Flora of the Hawaiian Islands
Dicotyledon Literature for Mangifera indica
Wagner et al., 1990, 1999; Lorence & Wagner, 2020.
   Anacardiaceae -- The Mango Family Bibliography
      Mangifera indica

Common name(s): mango, manako, manako meneke, meneke
General Information
DistributionNative to Asia, widely cultivated in practically all tropical and some subtropical regions.In the Hawaiian Islands, naturalized on Ni`ihau, Kaua`i, O`ahu, Moloka`i, Lana`i, Maui, Kaho`olawe, Hawai`i.

Evergreen tree, 10–40 m tall, crown large and spreading.
Leaves leathery, petiolate; blade oblong-lanceolate, 5–32 cm long, 1.5–10 cm wide, glabrous, margin usually undulate, entire, apex acute to long acuminate; petiole 1–8 cm long.
Inflorescences paniculate, terminal, 20‒35 cm, glabrous to tomentose-pilose; bracts ca. 1.5 mm, lanceolate pubescent. Flowers on pedicel 1.5–3 mm; sepals 2–3 mm, pilose; petals greenish white or tinged purple, 3.5–4 mm, tips recurved; stamens (1–)4–5, only 1(2) fertile.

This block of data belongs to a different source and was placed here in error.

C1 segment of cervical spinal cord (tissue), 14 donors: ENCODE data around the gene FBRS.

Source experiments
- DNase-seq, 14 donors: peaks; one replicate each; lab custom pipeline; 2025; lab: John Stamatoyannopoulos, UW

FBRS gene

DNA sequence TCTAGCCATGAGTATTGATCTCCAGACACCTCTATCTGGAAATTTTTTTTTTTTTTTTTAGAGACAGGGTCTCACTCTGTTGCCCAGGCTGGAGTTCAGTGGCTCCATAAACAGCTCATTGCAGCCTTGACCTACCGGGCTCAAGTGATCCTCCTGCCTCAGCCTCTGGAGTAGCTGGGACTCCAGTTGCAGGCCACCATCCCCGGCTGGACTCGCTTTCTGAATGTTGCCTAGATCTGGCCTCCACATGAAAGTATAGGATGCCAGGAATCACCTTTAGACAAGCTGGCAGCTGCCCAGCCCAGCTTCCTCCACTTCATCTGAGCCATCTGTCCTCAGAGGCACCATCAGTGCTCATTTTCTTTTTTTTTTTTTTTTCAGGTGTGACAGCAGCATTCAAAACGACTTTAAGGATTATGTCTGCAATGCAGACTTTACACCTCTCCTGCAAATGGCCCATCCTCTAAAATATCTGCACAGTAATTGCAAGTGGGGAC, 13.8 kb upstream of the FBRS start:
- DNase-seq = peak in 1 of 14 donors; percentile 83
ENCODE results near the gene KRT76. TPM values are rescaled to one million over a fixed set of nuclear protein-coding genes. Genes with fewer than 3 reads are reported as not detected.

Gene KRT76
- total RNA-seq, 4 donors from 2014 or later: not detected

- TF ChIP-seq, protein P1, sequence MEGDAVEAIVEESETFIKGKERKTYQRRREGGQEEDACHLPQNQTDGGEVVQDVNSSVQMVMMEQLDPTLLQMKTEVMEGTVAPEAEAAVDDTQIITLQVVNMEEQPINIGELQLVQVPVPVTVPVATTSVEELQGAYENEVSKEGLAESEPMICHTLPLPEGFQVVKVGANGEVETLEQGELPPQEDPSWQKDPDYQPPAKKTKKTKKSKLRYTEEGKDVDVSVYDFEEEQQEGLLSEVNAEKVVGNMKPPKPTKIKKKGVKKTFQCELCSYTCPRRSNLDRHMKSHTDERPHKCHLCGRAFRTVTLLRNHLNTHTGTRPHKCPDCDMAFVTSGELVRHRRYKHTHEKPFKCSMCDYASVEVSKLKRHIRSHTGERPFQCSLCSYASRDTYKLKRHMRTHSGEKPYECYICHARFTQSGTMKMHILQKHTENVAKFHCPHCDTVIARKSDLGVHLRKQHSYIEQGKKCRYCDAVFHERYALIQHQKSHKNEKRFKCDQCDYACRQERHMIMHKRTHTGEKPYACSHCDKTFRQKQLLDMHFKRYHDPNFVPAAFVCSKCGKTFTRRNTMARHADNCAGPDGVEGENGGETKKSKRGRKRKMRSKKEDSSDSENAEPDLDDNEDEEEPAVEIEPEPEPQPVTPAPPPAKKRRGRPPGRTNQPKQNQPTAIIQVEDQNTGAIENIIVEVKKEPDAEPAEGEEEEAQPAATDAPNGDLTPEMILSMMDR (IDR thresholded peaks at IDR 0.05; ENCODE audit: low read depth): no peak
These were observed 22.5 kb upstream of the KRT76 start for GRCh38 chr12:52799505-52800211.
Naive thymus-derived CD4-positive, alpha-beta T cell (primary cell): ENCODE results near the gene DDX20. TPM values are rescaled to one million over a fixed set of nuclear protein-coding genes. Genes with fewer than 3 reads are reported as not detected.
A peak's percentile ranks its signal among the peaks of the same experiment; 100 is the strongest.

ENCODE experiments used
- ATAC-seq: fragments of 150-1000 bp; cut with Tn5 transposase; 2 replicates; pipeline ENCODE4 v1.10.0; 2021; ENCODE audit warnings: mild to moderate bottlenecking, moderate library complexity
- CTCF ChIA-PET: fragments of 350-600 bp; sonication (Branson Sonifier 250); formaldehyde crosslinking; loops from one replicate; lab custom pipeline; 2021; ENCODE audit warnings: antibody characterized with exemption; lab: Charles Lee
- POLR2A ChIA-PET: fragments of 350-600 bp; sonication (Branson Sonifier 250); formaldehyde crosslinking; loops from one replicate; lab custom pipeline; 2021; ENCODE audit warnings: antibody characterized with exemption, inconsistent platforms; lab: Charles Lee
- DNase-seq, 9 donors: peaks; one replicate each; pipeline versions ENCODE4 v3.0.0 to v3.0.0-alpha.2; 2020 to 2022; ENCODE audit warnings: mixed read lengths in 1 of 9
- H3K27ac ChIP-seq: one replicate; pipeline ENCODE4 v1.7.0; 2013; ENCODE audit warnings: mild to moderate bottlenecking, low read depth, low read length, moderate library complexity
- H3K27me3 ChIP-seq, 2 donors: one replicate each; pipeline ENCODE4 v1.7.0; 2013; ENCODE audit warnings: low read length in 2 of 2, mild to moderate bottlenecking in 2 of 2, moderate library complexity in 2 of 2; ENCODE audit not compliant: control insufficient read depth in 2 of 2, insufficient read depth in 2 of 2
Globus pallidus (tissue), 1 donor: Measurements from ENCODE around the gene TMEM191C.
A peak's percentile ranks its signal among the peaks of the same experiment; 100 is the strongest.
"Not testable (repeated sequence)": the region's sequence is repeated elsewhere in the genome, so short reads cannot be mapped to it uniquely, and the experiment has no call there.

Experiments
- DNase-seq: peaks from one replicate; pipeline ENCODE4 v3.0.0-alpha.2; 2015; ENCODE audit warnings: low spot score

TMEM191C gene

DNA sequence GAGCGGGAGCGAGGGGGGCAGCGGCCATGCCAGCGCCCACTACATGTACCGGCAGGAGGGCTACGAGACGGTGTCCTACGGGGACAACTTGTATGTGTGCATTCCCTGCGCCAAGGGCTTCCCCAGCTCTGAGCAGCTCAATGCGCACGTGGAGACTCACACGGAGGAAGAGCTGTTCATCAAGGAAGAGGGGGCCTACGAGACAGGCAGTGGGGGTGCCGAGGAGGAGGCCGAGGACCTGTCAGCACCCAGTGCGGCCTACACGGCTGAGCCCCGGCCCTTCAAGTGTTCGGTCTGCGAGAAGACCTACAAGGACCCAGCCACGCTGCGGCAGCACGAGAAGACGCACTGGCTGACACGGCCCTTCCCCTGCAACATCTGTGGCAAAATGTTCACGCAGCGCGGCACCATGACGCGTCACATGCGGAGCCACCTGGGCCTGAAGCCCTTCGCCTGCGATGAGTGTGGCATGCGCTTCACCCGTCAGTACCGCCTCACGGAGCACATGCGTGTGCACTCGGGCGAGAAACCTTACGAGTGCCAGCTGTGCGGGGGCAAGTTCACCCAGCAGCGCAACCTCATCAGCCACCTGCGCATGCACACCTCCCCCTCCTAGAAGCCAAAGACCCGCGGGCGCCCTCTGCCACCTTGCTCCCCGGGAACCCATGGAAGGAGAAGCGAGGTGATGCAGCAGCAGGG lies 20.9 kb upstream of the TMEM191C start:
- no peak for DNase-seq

Fruit asymmetrical, green with yellow spots or yellowish green to yellowish orange, at maturity sometimes with a purple to red blush, oblong-subreniform, 5–15 cm long, 6–8 cm thick, mesocarp orange, thick, and juicy.
Seed 5–7 cm long.
2n = 40.
Some people are allergic to the mango plant. The wood is used for bowls and other objects, and the fruit is popular eaten raw, ripe or unripe.
Nancy Khan